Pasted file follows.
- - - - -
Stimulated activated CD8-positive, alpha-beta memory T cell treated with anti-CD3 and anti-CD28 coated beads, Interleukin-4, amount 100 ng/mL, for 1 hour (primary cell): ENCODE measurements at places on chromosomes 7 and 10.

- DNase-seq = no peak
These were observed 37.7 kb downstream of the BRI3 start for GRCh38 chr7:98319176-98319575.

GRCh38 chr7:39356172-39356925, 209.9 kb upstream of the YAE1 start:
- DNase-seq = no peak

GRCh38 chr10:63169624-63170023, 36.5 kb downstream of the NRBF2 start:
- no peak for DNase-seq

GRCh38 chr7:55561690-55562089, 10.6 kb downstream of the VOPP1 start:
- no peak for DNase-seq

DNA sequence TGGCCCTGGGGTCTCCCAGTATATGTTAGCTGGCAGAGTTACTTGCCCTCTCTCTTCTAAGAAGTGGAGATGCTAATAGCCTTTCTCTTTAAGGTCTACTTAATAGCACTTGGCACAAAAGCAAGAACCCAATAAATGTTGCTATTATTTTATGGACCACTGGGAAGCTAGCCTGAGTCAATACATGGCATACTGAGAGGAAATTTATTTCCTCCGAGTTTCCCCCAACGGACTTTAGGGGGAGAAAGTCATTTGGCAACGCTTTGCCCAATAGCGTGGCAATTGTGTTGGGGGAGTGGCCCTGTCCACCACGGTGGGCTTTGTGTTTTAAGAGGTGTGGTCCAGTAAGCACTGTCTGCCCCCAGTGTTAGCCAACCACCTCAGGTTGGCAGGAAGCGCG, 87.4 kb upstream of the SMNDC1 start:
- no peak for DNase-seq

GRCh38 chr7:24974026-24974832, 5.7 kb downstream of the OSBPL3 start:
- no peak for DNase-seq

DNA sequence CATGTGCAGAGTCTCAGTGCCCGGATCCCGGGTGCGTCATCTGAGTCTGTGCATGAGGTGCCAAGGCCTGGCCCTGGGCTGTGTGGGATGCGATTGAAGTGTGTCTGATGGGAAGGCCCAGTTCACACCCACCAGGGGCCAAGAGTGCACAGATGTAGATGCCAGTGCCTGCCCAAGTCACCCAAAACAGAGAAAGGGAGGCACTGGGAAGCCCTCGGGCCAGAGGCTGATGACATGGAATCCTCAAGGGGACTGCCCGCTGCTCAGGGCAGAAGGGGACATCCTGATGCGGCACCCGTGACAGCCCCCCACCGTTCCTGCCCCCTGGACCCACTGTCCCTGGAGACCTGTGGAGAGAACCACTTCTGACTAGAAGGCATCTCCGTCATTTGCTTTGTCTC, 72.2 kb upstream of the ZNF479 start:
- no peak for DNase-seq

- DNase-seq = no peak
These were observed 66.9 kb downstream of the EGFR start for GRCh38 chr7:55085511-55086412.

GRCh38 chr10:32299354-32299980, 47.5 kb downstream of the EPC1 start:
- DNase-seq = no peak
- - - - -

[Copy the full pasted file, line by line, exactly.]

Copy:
Stimulated activated CD8-positive, alpha-beta memory T cell treated with anti-CD3 and anti-CD28 coated beads, Interleukin-4, amount 100 ng/mL, for 1 hour (primary cell): ENCODE measurements at places on chromosomes 7 and 10.

- DNase-seq = no peak
These were observed 37.7 kb downstream of the BRI3 start for GRCh38 chr7:98319176-98319575.

GRCh38 chr7:39356172-39356925, 209.9 kb upstream of the YAE1 start:
- DNase-seq = no peak

GRCh38 chr10:63169624-63170023, 36.5 kb downstream of the NRBF2 start:
- no peak for DNase-seq

GRCh38 chr7:55561690-55562089, 10.6 kb downstream of the VOPP1 start:
- no peak for DNase-seq

DNA sequence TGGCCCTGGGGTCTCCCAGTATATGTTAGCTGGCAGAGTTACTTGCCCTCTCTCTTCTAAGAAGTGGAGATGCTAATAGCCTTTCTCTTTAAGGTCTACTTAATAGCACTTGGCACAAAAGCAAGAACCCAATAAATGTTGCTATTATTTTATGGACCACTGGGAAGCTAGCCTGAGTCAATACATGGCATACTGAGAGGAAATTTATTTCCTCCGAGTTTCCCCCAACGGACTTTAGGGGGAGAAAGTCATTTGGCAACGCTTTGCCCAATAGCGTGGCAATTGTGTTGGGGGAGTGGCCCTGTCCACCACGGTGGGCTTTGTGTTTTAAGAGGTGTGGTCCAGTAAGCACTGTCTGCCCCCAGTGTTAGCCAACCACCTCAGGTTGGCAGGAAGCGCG, 87.4 kb upstream of the SMNDC1 start:
- no peak for DNase-seq

GRCh38 chr7:24974026-24974832, 5.7 kb downstream of the OSBPL3 start:
- no peak for DNase-seq

DNA sequence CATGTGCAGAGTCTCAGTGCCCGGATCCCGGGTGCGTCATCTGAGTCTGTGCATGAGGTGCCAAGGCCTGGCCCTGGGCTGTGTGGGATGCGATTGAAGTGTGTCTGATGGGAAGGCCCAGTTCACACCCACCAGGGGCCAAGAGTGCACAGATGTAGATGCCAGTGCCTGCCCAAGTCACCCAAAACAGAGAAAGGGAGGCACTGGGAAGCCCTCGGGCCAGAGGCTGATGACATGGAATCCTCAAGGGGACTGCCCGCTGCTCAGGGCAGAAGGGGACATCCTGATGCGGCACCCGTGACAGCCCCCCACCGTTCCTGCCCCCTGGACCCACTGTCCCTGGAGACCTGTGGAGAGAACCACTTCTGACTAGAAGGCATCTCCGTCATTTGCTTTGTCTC, 72.2 kb upstream of the ZNF479 start:
- no peak for DNase-seq

- DNase-seq = no peak
These were observed 66.9 kb downstream of the EGFR start for GRCh38 chr7:55085511-55086412.

GRCh38 chr10:32299354-32299980, 47.5 kb downstream of the EPC1 start:
- DNase-seq = no peak